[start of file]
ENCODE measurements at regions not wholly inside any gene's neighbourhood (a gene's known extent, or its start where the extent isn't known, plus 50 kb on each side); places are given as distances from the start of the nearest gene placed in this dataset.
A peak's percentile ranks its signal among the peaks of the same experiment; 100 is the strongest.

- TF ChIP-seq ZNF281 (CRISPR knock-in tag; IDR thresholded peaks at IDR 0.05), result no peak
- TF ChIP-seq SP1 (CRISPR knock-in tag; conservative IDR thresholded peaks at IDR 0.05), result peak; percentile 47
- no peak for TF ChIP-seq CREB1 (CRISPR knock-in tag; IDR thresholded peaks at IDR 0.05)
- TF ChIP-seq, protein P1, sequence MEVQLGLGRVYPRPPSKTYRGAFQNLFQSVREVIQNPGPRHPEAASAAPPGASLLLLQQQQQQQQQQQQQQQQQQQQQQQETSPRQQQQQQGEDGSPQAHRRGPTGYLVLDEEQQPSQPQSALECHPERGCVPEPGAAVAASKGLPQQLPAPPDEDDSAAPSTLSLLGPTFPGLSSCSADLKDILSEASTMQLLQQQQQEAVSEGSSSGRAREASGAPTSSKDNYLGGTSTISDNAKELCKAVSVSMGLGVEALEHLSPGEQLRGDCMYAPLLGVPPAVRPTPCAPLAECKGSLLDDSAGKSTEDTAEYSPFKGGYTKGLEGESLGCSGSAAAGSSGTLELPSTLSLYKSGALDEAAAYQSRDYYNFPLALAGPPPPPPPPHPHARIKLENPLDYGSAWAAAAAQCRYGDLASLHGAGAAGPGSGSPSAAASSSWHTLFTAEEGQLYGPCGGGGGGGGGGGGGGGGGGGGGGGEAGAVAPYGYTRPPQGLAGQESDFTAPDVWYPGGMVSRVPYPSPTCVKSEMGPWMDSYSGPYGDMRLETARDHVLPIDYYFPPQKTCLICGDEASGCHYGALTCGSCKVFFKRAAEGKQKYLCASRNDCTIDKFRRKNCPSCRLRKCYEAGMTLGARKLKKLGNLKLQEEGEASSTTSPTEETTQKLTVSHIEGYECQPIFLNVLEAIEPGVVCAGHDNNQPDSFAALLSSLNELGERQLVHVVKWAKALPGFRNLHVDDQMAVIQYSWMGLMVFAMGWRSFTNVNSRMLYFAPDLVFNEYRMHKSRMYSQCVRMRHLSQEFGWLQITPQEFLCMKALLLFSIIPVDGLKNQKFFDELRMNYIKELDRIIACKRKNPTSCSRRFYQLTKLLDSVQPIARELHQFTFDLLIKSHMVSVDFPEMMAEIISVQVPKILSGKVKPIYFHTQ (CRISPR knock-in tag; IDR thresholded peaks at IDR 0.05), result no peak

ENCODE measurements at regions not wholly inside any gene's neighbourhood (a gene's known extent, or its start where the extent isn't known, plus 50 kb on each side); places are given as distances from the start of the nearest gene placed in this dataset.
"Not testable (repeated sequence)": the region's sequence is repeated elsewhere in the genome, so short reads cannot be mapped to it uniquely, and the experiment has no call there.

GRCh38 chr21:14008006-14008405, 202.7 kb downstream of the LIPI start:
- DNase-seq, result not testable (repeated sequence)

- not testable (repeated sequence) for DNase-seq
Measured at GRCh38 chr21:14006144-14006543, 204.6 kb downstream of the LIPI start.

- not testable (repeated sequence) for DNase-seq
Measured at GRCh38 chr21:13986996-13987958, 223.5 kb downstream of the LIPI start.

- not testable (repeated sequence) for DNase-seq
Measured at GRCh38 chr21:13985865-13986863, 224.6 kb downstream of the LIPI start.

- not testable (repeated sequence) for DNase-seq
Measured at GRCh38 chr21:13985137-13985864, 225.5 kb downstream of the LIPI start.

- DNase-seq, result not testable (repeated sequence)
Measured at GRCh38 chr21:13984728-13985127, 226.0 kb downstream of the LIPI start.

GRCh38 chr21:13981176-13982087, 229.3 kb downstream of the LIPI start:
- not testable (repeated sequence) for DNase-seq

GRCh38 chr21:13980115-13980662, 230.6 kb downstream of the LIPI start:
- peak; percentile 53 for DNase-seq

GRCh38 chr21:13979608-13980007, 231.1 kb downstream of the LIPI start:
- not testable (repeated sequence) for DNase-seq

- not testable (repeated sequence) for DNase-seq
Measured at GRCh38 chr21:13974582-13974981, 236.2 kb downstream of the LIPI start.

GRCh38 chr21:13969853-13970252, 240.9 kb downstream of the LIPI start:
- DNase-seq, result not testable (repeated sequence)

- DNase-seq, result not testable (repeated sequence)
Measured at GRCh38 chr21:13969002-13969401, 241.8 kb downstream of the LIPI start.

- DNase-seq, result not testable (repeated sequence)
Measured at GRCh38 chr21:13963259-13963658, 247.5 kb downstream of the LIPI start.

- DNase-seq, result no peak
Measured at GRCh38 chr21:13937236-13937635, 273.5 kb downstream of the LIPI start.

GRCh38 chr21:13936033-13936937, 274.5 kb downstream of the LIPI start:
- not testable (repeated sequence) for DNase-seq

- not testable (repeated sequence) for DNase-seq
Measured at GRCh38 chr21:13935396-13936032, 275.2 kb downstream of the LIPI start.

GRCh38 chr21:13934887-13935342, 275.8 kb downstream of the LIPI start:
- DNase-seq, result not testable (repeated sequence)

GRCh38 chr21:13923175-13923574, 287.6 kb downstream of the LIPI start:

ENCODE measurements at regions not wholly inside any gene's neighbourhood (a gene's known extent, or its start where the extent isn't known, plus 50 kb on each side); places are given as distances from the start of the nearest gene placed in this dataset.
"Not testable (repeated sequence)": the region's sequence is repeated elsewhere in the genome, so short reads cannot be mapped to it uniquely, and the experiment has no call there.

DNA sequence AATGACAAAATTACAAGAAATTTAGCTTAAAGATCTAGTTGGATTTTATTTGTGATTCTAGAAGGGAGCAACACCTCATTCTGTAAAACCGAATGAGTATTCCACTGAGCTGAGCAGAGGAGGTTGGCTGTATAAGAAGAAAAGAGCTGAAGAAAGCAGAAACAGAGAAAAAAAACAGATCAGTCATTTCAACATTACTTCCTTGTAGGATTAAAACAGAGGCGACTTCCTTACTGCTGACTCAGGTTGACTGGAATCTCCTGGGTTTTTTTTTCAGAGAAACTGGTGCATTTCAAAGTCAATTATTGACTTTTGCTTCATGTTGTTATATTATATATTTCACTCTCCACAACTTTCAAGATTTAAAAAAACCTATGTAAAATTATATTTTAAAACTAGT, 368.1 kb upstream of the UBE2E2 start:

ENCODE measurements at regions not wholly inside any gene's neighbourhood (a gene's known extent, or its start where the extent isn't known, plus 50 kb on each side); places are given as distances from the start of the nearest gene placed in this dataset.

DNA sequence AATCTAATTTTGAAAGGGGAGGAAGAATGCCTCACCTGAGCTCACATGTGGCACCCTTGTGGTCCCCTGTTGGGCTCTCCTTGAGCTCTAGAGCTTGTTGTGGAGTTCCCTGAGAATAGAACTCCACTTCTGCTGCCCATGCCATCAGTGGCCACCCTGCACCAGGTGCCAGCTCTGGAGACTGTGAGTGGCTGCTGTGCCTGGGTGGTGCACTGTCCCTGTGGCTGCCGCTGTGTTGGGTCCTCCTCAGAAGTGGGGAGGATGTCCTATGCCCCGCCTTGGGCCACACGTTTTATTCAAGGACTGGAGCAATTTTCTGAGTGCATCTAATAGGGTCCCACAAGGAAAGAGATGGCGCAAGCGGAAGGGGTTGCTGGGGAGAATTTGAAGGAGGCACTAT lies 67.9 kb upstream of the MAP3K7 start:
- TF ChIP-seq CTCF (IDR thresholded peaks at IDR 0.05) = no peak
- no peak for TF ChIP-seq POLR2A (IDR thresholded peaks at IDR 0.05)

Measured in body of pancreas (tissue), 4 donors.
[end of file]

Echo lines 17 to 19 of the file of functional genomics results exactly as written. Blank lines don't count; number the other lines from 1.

- not testable (repeated sequence) for DNase-seq
Measured at GRCh38 chr21:13985137-13985864, 225.5 kb downstream of the LIPI start.

- DNase-seq, result not testable (repeated sequence)